into some stagnant water. Still terrified, being unsure whether [Huffington] possessed any further weapons, Kanaras drove [Huffington] to the Fiddler's Convention as directed. They walked around the Convention and Kanaras spoke with someone he knew. They left after an hour. Kanaras drove [Huffington] to Hall's Furniture Store in Aberdeen, where a friend of [Huffington's] would be working. At that time, [Huffington] threw the bag with the pants into a nearby dumpster. [Huffington] then went into the furniture store. Kanaras drove home.
Huffington, 452 A.2d at 1212-13 (quoting the agreed upon statement of facts); see Huffington, 500 A.2d at 274. In addition to this account, Kanaras testified that he once owned the gun used in the murders, but that he had sold the gun to Huffington approximately five weeks prior to the murders--i.e., sometime in April.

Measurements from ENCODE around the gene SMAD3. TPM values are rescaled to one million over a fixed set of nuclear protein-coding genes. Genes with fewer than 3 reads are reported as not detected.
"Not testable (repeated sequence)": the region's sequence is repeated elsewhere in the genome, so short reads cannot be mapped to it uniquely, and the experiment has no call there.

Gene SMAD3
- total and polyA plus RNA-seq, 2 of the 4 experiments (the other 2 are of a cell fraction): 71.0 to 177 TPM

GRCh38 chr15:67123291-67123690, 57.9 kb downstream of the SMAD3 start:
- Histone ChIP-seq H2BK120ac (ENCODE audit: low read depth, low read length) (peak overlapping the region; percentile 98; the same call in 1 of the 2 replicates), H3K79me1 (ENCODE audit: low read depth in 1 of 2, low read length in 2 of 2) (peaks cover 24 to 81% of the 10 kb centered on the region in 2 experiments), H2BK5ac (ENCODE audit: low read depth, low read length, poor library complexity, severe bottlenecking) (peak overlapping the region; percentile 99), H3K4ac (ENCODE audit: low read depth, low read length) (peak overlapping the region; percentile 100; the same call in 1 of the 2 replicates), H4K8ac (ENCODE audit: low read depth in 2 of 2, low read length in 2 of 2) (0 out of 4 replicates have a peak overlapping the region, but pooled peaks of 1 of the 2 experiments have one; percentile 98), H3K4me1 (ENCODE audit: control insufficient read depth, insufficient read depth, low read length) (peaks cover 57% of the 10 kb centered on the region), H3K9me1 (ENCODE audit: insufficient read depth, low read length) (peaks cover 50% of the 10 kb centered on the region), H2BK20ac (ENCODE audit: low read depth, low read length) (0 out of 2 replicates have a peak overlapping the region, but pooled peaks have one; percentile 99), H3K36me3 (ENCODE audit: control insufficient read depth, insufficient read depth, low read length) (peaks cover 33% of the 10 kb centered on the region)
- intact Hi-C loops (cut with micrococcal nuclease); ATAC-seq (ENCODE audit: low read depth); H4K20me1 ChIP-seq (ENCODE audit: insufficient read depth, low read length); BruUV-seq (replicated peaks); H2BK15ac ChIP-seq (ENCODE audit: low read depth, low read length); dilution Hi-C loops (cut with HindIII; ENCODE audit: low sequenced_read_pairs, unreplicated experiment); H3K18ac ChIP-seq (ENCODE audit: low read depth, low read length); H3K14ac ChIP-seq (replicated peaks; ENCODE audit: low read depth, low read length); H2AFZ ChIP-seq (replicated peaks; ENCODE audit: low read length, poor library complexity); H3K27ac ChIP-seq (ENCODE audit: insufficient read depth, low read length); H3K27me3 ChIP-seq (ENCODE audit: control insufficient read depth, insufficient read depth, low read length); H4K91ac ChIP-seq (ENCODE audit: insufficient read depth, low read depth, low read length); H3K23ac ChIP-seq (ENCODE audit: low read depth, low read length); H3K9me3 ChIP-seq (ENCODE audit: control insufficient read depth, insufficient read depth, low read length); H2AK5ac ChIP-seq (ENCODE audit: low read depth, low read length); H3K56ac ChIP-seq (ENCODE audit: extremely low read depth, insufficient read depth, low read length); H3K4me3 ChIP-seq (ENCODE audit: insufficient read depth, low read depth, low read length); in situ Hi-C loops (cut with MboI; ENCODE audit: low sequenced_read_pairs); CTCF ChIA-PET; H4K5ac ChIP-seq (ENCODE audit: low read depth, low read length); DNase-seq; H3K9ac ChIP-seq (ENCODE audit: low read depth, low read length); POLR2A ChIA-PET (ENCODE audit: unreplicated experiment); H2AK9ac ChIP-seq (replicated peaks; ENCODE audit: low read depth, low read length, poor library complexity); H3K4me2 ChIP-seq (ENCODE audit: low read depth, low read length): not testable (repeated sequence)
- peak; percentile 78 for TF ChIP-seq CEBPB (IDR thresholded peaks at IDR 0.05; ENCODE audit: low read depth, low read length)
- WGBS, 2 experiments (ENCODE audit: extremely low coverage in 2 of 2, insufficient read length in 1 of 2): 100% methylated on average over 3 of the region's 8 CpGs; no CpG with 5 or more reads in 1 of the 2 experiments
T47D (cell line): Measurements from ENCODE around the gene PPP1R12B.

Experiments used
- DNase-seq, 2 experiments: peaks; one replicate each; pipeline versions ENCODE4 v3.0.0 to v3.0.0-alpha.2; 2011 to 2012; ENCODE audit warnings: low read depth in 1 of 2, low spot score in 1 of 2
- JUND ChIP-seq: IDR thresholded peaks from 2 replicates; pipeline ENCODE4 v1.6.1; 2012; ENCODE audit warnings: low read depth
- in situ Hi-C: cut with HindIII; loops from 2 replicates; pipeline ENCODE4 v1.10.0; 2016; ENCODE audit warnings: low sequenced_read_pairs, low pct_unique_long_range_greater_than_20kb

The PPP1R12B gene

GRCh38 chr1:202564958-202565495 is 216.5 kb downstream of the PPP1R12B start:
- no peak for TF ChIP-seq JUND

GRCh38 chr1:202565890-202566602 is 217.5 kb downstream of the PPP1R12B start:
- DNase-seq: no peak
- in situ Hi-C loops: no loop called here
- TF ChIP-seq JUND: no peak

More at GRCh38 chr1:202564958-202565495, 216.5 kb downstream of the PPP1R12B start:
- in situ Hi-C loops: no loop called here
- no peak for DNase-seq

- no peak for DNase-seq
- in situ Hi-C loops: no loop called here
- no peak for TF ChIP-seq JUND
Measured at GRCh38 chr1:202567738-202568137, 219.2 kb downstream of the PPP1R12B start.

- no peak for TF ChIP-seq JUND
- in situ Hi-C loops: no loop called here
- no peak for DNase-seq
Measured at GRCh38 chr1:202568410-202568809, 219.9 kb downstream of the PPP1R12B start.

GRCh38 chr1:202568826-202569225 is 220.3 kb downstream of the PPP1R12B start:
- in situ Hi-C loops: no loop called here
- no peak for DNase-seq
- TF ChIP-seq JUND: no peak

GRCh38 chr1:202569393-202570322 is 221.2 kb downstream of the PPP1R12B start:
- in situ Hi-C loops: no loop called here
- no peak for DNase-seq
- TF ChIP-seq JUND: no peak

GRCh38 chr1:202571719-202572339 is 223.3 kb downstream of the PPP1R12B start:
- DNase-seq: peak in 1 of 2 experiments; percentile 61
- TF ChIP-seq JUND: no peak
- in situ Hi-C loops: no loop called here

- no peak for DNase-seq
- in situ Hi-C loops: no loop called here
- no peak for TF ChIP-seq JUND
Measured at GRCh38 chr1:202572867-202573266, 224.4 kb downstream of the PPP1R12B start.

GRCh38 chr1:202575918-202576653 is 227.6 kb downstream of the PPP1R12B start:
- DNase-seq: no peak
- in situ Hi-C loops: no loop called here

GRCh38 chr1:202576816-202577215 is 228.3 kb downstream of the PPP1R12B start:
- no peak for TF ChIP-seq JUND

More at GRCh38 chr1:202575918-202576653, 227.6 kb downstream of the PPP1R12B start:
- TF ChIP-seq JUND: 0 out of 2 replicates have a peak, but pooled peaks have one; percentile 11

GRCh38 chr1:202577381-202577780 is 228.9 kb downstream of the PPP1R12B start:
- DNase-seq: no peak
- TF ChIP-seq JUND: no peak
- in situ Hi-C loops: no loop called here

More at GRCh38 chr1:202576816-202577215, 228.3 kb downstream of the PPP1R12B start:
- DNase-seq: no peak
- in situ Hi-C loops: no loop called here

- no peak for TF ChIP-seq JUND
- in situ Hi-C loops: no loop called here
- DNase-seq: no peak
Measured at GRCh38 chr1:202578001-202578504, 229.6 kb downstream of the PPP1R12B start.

The State did not rely entirely on Kanaras' testimony. Rather, it also presented a significant amount of circumstantial evidence substantiating Kanaras' account and linking Huffington to the murders. On May 26, the day after the murders, Kanaras directed the police to locations in the area surrounding Bel Air, Maryland. At one location the police fished out of a pool of water a gun, holster, knife, sheath, and several live rounds of .38 caliber ammunition. At a second location they recovered more live rounds of .38...